Nunatsiaq Online
NEWS: Around the Arctic October 03, 2014 - 12:01 pm

Protests force Greenland’s premier out of office

Aleqa Hammond quits as premier, party leader, amidst controversy

NUNATSIAQ NEWS
Angry protesters rally against Greenland's coalition government Sept. 30 in Nuuk, Greenland's capital. (PHOTO BY LEIFF JOSEFSEN/ SERMITSIAQ AG)
Angry protesters rally against Greenland's coalition government Sept. 30 in Nuuk, Greenland's capital. (PHOTO BY LEIFF JOSEFSEN/ SERMITSIAQ AG)
Greenland's then-premier Aleqa Hammond walks through protesters in Nuuk's old town Sept. 30 on her way to open the first day of parliament's autumn sitting. (PHOTO BY LEIFF JOSEFSEN/ SERMITSIAQ AG)
Greenland's then-premier Aleqa Hammond walks through protesters in Nuuk's old town Sept. 30 on her way to open the first day of parliament's autumn sitting. (PHOTO BY LEIFF JOSEFSEN/ SERMITSIAQ AG)

People power took centre stage in Greenland this week when at least 500 angry demonstrators protested Sept. 30 in Nuuk against their premier Aleqa Hammond, brandishing signs such as, “Bye bye Aleqa.”

By the next day, Hammond was out of a job, both as premier and Siumut party leader, and a general election had been called for Nov. 28 to chose a new government for Greenland.

Hammond managed to survive a no confidence vote Sept. 30 in Greenland’s parliament over her misuse of about $20,000 in public money.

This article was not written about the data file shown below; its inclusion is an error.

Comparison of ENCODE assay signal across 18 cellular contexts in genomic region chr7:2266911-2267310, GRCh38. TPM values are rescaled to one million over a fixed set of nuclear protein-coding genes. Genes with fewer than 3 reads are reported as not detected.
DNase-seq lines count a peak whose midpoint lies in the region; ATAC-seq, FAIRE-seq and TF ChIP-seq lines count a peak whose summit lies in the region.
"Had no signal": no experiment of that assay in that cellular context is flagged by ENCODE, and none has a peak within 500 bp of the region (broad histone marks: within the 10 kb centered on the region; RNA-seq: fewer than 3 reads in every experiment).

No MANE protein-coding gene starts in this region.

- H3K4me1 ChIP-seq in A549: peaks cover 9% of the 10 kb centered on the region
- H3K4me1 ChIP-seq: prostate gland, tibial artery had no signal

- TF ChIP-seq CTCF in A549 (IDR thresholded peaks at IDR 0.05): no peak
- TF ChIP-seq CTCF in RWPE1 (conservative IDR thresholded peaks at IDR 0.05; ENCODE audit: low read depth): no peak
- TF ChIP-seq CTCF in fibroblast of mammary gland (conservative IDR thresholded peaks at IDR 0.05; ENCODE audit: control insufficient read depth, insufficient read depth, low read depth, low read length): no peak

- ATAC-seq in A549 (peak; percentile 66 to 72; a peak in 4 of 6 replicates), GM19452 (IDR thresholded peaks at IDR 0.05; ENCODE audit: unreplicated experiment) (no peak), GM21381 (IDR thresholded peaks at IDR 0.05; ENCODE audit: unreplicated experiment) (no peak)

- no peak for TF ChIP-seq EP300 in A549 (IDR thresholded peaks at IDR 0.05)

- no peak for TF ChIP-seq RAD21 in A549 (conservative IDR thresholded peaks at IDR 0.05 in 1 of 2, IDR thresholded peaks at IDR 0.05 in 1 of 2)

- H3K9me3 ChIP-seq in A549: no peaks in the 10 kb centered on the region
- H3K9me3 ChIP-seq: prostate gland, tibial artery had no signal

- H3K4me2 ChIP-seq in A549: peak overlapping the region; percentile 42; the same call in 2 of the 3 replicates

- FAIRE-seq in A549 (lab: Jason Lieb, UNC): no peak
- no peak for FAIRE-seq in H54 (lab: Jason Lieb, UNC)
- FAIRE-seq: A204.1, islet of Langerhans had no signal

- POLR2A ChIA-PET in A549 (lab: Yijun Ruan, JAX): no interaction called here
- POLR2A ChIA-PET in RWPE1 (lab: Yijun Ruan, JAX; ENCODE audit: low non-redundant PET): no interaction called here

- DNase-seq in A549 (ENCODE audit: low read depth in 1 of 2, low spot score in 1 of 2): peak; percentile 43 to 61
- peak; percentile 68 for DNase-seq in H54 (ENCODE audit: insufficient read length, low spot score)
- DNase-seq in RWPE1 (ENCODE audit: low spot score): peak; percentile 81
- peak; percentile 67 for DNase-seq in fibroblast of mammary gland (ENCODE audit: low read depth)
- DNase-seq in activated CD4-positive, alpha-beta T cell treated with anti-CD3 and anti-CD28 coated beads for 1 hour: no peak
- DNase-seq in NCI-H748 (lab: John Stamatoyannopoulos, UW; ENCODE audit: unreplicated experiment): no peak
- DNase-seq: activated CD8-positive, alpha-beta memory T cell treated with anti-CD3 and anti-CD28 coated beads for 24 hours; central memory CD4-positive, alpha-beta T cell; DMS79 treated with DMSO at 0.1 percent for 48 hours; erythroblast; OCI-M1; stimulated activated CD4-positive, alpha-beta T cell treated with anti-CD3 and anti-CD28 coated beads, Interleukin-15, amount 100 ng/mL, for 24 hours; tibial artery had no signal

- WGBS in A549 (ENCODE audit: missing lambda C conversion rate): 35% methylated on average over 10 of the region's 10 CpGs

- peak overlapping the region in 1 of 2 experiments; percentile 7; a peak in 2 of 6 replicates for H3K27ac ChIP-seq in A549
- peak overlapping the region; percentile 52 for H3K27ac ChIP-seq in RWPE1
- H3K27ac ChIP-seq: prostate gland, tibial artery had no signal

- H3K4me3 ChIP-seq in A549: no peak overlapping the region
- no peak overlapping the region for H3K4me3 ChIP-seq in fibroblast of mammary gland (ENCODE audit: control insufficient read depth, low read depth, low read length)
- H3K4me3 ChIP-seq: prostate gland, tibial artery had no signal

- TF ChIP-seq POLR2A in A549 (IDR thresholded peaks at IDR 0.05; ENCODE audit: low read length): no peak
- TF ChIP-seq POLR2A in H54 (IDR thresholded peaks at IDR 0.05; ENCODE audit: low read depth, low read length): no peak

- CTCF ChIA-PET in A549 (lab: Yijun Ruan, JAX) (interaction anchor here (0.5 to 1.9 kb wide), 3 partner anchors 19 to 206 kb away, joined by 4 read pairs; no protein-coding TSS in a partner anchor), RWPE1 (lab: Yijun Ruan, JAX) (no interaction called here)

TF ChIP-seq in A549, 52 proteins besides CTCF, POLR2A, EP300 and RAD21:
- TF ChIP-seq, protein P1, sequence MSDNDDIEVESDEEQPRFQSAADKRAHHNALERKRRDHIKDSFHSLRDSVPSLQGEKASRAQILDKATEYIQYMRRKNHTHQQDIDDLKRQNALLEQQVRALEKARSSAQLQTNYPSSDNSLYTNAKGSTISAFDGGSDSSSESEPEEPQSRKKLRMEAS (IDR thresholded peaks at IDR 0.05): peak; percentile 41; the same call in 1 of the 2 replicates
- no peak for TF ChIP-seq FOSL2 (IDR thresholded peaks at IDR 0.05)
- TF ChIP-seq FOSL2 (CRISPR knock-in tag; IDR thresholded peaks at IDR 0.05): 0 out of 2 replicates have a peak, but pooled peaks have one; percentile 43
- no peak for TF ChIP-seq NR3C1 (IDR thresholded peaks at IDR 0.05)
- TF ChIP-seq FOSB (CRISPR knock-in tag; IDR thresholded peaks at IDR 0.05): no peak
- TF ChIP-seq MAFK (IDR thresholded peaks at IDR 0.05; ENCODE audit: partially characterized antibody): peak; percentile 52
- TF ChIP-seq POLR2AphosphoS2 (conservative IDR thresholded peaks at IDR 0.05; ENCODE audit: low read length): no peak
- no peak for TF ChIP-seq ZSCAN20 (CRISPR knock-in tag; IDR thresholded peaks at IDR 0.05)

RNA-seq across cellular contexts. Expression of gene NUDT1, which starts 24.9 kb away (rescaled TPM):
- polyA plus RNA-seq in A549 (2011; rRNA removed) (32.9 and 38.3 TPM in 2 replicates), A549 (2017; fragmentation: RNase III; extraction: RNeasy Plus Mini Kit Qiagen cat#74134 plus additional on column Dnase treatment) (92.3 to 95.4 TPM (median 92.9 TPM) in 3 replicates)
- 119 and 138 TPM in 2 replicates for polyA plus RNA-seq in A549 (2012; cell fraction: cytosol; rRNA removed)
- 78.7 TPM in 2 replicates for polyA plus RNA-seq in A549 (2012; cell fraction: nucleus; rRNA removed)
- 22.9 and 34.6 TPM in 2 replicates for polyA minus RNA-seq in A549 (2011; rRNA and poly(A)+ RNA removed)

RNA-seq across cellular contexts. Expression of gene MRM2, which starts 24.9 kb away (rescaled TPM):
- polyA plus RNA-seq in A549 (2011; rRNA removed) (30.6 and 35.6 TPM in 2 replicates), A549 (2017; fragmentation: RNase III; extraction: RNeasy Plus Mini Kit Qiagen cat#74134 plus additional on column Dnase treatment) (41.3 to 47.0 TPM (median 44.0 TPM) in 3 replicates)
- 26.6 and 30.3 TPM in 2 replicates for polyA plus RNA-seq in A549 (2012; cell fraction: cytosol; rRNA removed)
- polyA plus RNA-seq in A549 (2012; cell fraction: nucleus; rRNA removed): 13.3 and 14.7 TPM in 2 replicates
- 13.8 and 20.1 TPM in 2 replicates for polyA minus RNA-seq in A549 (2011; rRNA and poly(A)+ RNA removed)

She had used the money to cover the cost of her family’s travel to the United States and eventually repaid the expenses in early September.

Hammond, 49, was to remain on leave at least until an audit report on the misuse of the money was issued Oct. 23.

But early Oct. 1, four government ministers resigned, shaking the solidity of the government coalition which Hammond formed after her March 2013 election.

Hammond also stepped down as leader of the Siumut party.

Finally, Kim Kielsen, acting premier, said late Oct. 1 that Greenland voters will choose a new government Nov. 28.

On Oct. 2, a day after Hammond left office and resigned as chairman of the Siumut Party, she was on Facebook to describe how scared she had been Sept. 30.

“I must admit that when the demonstration was at its peak, I feared that someone would shoot me, do me harm or kill me. I need to share my thoughts with you,” Hammond wrote on her Facebook profile.

But Naja Carina Steen, the co-organizer of the demonstration, told Greenland’s Sermitsiaq AG newspaper that she had nothing to apologize for.

The Facebook group “Demonstration against the government — Naalakkersuisunut akerliussutsimik takutitsineq” had organized the protest in downtown Nuuk.

“No, we do not regret anything, but we regret that people were so angry,” said Steenholdt, who estimated that about 1,000 people participated in the demonstration.

Not long after her election, Hammond had managed to raise ire among Greenlanders when she refused to participate in the May 2013 Arctic Council meeting in Kiruna, Sweden because she said Greenland should have a voting seat at the council, instead of sitting, in a non-voting capacity, behind the Danish foreign minister.

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